Now comes the time to determine what it is your looking for "performance wise". If "After Dark viewing is all that's required, much of all the rest of the decision making is dependent upon what PJ your using and how big the Screen will be. BTW...what is your desired Screen Size? With 96" x 178" to work with, if you subtract something like 4"on the "height" and 18" (cut to 168") on the "width" to incorporate Grommets around all edges or for some other fastening system, minus the extra 8" (...4" around all the viewable screen edges...) you wind up with 160" diagonal

After that, the next thing that's needed is for you to stretch the material out to the dimension you want and get any / all wrinkles out of it. Can you relate exactly (...or as close as possible...) what type of material it is? I've done some sailing and many such sails seem to be made of an almost "plasticized cloth".

Next, you'll need to acquire a good spray gun at reasonable cost. http://www.gleempaint.com/noname.html

You'll need at the least a full Gallon of a good, resilient interior Enamel paint, most likely a Bright White.

Review your needs and priorities and return with a bit more info and we'll get you started PDQ!
post #45 of 46
I have an Epson 8350 2000 lumins. I spoke with a fellow at Visual Apex and he told me to try for the 14' width size. He has one that is half the lumins and they use it on a 2 door garage door. Yep, the material is like a plastic film almost. The portions of material have seams running at an angle which I hope will be less visually distracting than hors. or vert. lines. I can iron the wrinkles out at a wool temp setting and it does pretty good. I am using a paint by Krylon called Krylon Fusion. It is for plastic and wicker furniture. I am planning on ironing it out and then rolling it up on a tube. I have tried the paint and iron on a smaller piece and it seems to be doing OK. I was afraid of the heat melting it but it held up OK to the heat setting I got too. Also afraid of ruining my wife's iron. She puts up with a lot!

Thanks for your council. The material does seem plastic like. Fine threads, tight weave. crinkly like. The seams have a gray thread and so that is what I am painting over. I hope that the WOW factor will help everyone forget the artifacts generated by the screen. Anyway I got the sail for free so I can't beat the price.

If I use the good paint you describe will I be able to roll it up without it falling off?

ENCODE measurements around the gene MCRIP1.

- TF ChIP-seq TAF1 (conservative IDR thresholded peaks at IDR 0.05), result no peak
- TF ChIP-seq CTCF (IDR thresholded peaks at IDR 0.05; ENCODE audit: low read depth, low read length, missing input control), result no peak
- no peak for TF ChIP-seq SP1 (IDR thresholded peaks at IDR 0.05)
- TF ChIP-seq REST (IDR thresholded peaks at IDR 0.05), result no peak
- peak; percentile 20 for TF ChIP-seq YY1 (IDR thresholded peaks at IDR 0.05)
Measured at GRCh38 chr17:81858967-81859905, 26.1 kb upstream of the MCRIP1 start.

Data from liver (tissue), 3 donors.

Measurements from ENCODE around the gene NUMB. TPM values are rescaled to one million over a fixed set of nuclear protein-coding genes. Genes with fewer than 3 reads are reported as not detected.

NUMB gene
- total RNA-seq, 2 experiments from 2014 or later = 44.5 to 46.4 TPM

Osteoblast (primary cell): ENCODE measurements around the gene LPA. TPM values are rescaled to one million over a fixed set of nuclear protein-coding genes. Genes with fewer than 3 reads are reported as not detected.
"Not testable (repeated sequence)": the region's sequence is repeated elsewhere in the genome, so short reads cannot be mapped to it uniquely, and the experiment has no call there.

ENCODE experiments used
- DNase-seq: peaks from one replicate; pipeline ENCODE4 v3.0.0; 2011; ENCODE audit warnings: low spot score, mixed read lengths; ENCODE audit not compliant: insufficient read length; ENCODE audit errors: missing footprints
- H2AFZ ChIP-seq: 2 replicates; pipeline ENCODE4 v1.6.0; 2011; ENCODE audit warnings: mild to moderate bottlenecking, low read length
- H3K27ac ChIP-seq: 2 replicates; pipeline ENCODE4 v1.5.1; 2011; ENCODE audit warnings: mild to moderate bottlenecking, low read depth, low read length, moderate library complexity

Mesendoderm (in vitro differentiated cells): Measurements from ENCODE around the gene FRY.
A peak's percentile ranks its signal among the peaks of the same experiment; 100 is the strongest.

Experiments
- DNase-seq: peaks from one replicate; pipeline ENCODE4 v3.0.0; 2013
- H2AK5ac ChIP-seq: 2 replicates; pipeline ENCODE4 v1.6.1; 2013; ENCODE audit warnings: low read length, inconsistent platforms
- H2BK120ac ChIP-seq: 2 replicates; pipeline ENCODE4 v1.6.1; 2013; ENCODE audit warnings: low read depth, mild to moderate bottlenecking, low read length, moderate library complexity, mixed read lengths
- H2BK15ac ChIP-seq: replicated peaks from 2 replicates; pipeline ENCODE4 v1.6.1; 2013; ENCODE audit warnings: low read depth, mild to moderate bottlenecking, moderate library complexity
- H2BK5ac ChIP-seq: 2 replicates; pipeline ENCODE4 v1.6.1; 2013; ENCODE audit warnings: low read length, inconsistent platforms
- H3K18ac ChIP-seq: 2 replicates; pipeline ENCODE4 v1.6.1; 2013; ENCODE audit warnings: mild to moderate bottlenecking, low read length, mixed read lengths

post #46 of 46
Those Diagonal seams are special stitching that are intended to keep the sail both taunt and resistant to tearing when stressed from varied directions at one time. Great for making a ultra lightweight material suitable for holding wind....not so much for allowing you to cover it with a paint without the diagonal lines popping out. And they will "pop out" because there is no way to cover them with either a dark enough or thick enough coating that they would still not be visible when a bright image is up on the screen.

In order for any coating to do it's work, it must be applied at a minimal thickness. With the material as described, that would entail applying a coating that just barely covers the existing color (what is that, BTW? ) The problem being that with such thin material (...and such material is extremely thin...) the tendency to "crinkle" introduces a worst case example of potential flaking and peeling. That might be reduced somewhat by only using a special adhesive primer such as Glidden "Gripper", applied as 3-4 dusters. I would not venture to state than any thicker emulsive-like paint...even dusted on, would tend to wear very well.

I know "Free" comes pretty cheaply, but it can also cost you a bundle in wasted effort, reduced viewing quality, and the dreaded "sour grapes factor" where you say, "I really didn't expect much for nuthin' nohow...)

So your left with this;

If you spray on the "Gripper" as 3-4 Dusters..... you must do so on both sides because the material is pretty translucent (usually) and the necessarily thin surface coating is not gonna keep light from penetrating through otherwise. A lot of light...and that means a net loss of light you'll need to illuminate sich a large surface area. Afterward...., both rolling and storage will have to be an exercise in careful handling and storage...and storage isn't gonna be all that easy with such a longish tube/roll of what will be material that has a delicate surface.

What you really need to try to wrap yourself around is the necessity of getting / using something that will work without paint, or in the least accept a paint in a more "user friendly manner". Like the plasticized side of outsized Black Out Cloth material....or Billboard Vinyl.

Of course, and if your willing to risk it, by all means go ahead and try the "Gripper" on the Sail Cloth, and treat it as gingerly as possible. It migh suffice...or it might even excel. Either way...win or lose, it will be a learning experience, and who can say absolutely if it will or will not work. I cannot...I can only speculate through assumption based on prior knowledge....a bit of actual experience, and the abiding desire to encourage people to "Do it Right the First Time"....not just take a "Stab at it".

Then again, people have been taking a stab at things on DIY Screens for as long as I've been involved on this Forum.

I know. I have the scars to prove it.